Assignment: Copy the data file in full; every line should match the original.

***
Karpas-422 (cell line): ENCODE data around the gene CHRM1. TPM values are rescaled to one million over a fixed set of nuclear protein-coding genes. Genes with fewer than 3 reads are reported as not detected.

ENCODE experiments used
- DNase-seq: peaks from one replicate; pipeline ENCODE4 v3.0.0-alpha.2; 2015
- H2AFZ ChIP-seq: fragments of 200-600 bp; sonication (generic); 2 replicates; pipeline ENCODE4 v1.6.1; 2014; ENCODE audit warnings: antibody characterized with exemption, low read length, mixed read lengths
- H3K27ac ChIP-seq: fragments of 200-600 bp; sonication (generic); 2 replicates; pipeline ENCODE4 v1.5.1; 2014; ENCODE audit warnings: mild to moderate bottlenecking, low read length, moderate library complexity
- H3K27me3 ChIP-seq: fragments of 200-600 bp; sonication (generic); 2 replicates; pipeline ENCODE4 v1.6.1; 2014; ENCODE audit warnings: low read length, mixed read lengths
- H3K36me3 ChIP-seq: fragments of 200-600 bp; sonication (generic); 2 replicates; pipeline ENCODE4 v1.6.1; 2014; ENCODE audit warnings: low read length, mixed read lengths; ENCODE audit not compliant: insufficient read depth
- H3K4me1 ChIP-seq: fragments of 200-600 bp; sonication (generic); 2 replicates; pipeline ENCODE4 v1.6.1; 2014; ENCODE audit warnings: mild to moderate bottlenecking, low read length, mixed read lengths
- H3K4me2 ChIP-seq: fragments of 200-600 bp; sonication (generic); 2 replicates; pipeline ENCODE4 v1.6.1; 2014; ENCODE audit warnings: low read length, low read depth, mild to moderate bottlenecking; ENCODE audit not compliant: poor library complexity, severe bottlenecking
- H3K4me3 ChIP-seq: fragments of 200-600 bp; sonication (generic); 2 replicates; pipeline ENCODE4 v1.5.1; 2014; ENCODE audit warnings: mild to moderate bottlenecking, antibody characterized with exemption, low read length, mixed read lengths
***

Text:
Karpas-422 (cell line): ENCODE data around the gene CHRM1. TPM values are rescaled to one million over a fixed set of nuclear protein-coding genes. Genes with fewer than 3 reads are reported as not detected.

ENCODE experiments used
- DNase-seq: peaks from one replicate; pipeline ENCODE4 v3.0.0-alpha.2; 2015
- H2AFZ ChIP-seq: fragments of 200-600 bp; sonication (generic); 2 replicates; pipeline ENCODE4 v1.6.1; 2014; ENCODE audit warnings: antibody characterized with exemption, low read length, mixed read lengths
- H3K27ac ChIP-seq: fragments of 200-600 bp; sonication (generic); 2 replicates; pipeline ENCODE4 v1.5.1; 2014; ENCODE audit warnings: mild to moderate bottlenecking, low read length, moderate library complexity
- H3K27me3 ChIP-seq: fragments of 200-600 bp; sonication (generic); 2 replicates; pipeline ENCODE4 v1.6.1; 2014; ENCODE audit warnings: low read length, mixed read lengths
- H3K36me3 ChIP-seq: fragments of 200-600 bp; sonication (generic); 2 replicates; pipeline ENCODE4 v1.6.1; 2014; ENCODE audit warnings: low read length, mixed read lengths; ENCODE audit not compliant: insufficient read depth
- H3K4me1 ChIP-seq: fragments of 200-600 bp; sonication (generic); 2 replicates; pipeline ENCODE4 v1.6.1; 2014; ENCODE audit warnings: mild to moderate bottlenecking, low read length, mixed read lengths
- H3K4me2 ChIP-seq: fragments of 200-600 bp; sonication (generic); 2 replicates; pipeline ENCODE4 v1.6.1; 2014; ENCODE audit warnings: low read length, low read depth, mild to moderate bottlenecking; ENCODE audit not compliant: poor library complexity, severe bottlenecking
- H3K4me3 ChIP-seq: fragments of 200-600 bp; sonication (generic); 2 replicates; pipeline ENCODE4 v1.5.1; 2014; ENCODE audit warnings: mild to moderate bottlenecking, antibody characterized with exemption, low read length, mixed read lengths